YouTube enters crowded music streaming market

Streaming services such as Spotify, Pandora and iTunes Radio have become a distinct part of the listening experience for many digital music fans. In the background, for years YouTube has been the destination for many music listeners looking for a quickie, predating many streaming services. The distinction between these listening experiences has become YouTube’s chronic inconsistency. But this appears to be set to change with YouTube’s recent announcement of its own paid streaming service, YouTube Music Key.

Users have come to appreciate the ability to open playlists on music services like Spotify and have music saved from previous listening sessions. While YouTube has offered playlist services for years, they have never quite become a part of how most people listen to music. Where music-streaming services have become a reliable source of music entertainment (thanks to library consistency and tolerable ad frequency), YouTube has lagged in recent years as a result of the constant deletion of bootlegged content and ever-increasing ad times.

YouTube Music Key will utilize the existing platform of and its relevant mobile apps, which will cost a promotional $7.99 and was released in beta on Tuesday Nov. 18. It will offer ad-free listening, as well as the ability to save content for offline listening.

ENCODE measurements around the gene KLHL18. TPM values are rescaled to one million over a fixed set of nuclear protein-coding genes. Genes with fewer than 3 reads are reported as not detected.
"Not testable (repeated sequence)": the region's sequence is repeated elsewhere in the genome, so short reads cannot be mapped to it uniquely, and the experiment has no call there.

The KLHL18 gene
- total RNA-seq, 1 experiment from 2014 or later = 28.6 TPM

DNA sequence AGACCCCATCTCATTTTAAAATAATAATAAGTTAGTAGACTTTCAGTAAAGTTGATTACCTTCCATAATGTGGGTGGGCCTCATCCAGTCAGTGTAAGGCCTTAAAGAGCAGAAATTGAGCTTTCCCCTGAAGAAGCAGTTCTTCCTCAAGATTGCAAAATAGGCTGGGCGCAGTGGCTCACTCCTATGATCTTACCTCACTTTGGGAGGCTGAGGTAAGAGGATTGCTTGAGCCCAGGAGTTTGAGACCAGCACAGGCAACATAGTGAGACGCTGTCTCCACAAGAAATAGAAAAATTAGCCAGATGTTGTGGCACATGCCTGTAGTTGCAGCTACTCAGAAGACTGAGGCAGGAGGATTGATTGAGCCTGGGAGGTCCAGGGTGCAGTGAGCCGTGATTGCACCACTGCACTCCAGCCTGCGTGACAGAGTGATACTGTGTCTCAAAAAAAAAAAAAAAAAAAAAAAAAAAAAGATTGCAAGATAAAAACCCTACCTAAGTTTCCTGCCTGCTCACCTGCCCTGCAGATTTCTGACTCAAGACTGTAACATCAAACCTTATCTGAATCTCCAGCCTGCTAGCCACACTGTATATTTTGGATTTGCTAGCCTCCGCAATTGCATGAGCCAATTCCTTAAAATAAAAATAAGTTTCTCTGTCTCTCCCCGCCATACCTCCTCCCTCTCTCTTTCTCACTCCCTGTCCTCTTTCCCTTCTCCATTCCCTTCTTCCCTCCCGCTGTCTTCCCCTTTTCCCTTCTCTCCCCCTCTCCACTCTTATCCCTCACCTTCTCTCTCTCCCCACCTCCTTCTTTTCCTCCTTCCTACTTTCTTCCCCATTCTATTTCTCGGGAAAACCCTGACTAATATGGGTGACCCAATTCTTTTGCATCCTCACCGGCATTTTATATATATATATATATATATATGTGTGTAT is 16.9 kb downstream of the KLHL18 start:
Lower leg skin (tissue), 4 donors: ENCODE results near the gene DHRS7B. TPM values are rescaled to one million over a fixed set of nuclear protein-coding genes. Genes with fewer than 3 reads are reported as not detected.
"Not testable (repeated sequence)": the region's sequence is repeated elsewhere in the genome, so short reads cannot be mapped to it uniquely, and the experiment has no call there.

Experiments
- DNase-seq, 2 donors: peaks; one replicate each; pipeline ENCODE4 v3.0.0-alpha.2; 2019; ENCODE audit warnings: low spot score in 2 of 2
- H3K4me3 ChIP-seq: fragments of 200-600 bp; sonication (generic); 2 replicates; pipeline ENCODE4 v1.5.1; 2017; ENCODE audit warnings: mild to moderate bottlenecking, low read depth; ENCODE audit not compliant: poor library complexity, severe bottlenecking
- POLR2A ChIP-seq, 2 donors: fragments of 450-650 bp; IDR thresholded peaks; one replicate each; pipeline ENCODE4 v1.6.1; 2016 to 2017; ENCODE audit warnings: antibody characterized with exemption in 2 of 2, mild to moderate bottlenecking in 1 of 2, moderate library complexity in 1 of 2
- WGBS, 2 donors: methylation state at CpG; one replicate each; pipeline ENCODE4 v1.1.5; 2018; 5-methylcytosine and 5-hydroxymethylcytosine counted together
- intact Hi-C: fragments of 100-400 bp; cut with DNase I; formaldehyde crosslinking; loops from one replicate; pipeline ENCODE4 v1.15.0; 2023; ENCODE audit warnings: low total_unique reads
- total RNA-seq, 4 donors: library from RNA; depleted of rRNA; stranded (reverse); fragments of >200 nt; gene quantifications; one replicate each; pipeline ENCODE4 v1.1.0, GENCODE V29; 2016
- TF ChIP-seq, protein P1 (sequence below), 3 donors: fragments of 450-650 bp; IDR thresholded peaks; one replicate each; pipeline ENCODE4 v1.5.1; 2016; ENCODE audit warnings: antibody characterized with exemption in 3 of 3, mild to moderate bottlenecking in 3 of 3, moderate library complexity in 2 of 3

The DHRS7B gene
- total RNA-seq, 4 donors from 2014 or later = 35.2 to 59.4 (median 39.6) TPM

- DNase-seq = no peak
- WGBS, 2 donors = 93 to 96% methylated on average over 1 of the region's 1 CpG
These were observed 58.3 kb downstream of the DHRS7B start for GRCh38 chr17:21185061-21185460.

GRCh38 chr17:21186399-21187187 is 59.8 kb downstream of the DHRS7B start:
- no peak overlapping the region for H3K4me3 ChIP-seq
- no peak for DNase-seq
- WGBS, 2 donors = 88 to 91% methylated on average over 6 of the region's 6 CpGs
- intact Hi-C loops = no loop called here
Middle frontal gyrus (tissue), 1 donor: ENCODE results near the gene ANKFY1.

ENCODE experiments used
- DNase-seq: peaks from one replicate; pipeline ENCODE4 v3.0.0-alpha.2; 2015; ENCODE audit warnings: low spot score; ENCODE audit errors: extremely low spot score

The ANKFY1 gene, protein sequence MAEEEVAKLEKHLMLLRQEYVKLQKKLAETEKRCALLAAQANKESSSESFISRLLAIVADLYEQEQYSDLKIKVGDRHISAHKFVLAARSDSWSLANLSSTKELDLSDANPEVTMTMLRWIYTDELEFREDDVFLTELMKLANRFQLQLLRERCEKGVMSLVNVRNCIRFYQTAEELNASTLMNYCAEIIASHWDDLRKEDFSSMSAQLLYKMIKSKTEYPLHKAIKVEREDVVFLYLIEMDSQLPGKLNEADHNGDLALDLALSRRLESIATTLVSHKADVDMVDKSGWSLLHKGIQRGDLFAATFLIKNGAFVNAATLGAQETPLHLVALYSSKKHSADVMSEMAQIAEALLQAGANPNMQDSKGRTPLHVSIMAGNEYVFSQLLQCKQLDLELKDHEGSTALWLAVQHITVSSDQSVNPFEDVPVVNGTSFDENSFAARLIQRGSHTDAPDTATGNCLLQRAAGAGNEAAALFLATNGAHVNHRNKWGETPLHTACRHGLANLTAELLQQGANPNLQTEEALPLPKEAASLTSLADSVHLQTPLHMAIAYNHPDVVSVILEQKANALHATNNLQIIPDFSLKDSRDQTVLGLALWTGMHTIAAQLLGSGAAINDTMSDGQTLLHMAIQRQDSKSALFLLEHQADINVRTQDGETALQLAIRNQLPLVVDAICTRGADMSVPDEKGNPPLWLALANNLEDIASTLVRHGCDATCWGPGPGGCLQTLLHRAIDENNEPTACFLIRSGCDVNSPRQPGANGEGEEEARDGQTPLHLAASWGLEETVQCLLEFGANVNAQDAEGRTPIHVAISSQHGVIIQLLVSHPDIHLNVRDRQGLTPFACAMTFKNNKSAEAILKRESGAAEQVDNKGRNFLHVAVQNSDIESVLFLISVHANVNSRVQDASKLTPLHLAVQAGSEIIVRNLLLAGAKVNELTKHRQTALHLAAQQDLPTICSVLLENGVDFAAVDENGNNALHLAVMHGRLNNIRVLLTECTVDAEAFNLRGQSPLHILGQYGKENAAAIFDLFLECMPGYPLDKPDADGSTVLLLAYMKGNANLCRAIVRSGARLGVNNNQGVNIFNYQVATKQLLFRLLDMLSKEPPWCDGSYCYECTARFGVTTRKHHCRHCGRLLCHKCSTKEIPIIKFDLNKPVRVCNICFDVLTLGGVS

With the paid “premium” tier, YouTube will also launch a free, ad-supported service. The service differs from the existing YouTube listening experience in that there will be video-free songs in addition to YouTube’s extensive collection of songs with official music videos.

According to The Financial Times, the launch of YouTube’s streaming service comes right around the time of Google’s agreement with the rights agency Merlin that represents a number of indie labels. These agreements will allow Google-owned YouTube to stream content, as opposed to its previous restricted ability to publish music videos. This also solves one of the major problems YouTube has had over the years: deleted content.

Now, rather than relying on frequently deleted unofficial content uploaded by regular users, listeners can rely on official uploads by record labels. According to YouTube’s blog, “Until today you couldn’t easily find and play full albums. In the coming days, you’ll be able to see an artist’s discography on YouTube, and play a full album with both their official music videos and high-quality songs our music partners added to YouTube.”

Yet, the question of how to generate paid users remains. With services like Spotify having already established themselves with dedicated user bases, YouTube’s shift to audio-only streaming is certain to have serious competition right from its launch.

This isn’t Google’s first venture into the music streaming market. Its first attempt, Google Play Music, hasn’t seen the same success in attracting listeners as Spotify or iTunes Radio. In an already crowded digital music market—given Google’s previous missteps—it will be interesting to see how successful this service will be.